The nobility <live/lives>[BE please]

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  • Loob

    Senior Member
    English UK
    It would be "live", but note that using "nobility" here instead of "the nobles" is itself not natural modern English.
    Well, "nobility" and "nobles" mean slightly different things to me, GWB: I might use "nobility" in a modern context, but I wouldn't use "nobles" ....

    But yes, I agree, I'd use "live" in the original sentence:).
     

    alex_ln

    Senior Member
    Polish
    Frankly speaking even I'm not confident about the usage of my word; by using "The nobility" I mean those people who are very rich and do not have any financial problems that ordinary people have.
     

    PaulQ

    Senior Member
    UK
    English - England
    The nobility is the class of nobles in a country and is therefore singular. The plural is nobilities.

    "The nobility attends the race meeting but keeps itself separate from the hoi-poloi."
    "Selling titles is often illegal in countries that actually have nobilities, such as European monarchies."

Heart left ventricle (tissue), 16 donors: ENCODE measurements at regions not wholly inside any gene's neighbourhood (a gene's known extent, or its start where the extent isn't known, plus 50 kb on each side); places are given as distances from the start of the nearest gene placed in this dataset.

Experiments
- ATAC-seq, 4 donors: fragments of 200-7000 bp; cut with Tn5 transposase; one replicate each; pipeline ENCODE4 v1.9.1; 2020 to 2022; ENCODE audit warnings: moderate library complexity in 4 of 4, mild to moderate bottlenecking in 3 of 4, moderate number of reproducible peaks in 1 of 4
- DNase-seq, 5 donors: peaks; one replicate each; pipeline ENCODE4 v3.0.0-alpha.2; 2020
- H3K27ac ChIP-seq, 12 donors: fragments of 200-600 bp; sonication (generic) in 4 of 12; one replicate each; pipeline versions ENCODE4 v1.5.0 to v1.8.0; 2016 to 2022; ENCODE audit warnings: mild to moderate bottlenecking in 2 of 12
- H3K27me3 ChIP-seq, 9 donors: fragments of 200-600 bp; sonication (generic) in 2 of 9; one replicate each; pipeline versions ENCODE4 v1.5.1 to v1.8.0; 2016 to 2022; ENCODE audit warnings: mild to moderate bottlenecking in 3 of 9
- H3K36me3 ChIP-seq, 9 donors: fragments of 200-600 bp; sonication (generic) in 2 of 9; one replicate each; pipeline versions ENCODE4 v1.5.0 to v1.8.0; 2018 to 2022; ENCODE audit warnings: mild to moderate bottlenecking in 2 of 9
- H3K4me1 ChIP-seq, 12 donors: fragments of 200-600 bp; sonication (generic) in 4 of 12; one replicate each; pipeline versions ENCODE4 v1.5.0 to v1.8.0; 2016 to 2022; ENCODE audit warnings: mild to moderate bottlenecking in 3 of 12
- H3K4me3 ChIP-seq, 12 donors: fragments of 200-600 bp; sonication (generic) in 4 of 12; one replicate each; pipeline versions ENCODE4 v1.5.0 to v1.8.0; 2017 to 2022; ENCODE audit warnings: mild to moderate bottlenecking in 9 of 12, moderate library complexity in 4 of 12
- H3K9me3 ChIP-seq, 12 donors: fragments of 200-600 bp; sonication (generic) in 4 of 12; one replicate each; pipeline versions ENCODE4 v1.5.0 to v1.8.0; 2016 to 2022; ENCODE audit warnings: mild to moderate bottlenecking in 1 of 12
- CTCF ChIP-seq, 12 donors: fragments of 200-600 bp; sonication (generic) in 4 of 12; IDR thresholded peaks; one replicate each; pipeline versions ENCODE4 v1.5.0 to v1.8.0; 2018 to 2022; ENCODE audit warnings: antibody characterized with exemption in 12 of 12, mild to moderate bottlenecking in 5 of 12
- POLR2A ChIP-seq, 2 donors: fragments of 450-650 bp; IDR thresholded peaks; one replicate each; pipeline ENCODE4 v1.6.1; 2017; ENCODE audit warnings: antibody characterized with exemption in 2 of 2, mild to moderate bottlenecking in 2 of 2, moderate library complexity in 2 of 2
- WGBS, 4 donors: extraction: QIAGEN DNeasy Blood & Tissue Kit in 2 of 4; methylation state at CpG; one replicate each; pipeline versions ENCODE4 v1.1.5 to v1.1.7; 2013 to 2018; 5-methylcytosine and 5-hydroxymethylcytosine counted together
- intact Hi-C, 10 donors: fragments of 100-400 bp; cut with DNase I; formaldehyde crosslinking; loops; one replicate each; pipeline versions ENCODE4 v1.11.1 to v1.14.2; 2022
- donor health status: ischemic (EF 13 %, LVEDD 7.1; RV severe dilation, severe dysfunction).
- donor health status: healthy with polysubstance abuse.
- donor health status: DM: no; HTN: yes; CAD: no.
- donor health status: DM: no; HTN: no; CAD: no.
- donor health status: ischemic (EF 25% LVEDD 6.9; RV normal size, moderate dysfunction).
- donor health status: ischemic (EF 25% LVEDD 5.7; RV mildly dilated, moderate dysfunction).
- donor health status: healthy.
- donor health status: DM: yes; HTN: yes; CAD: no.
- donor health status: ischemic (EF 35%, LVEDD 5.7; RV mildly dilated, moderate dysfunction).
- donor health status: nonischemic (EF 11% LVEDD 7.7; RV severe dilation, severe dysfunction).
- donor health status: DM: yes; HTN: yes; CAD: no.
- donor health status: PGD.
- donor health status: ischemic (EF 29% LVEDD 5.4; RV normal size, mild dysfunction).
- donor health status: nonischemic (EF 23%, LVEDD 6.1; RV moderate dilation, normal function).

Loob

    Senior Member
    English UK
    Frankly speaking even I'm not confident about the usage of my word; by using "The nobility" I mean those people who are very rich and do not have any financial problems that ordinary people have.
    In that case, I'd probably use "the rich" or "the very rich".

    It would still be "live": The rich live in luxurious houses.

    EDIT: As will be evident from my earlier post, I disagree with Paul's post immediately above:cool:
     

    PaulQ

    Senior Member
    UK
    English - England
    Frankly speaking even I'm not confident about the usage of my word; by using "The nobility" I mean those people who are very rich and do not have any financial problems that ordinary people have.
    Ah! The nobility are only those with titles, e.g. Duke, Prince, Earl, Lord, Margrave, Landgrave, Baron, etc.
     

    Parla

    Member Emeritus
    English - US
    Well, I'm not a BE speaker, but I agree with Loob (posts 3 and 6). In the sense of a class of people (as opposed to a character trait) preceded by the definite article, I consider "nobility" plural. If a group of such were assembled for some event, I wouldn't say, "The nobility was gathered at the palace." I'd say, "The nobility were gathered . . . "
     
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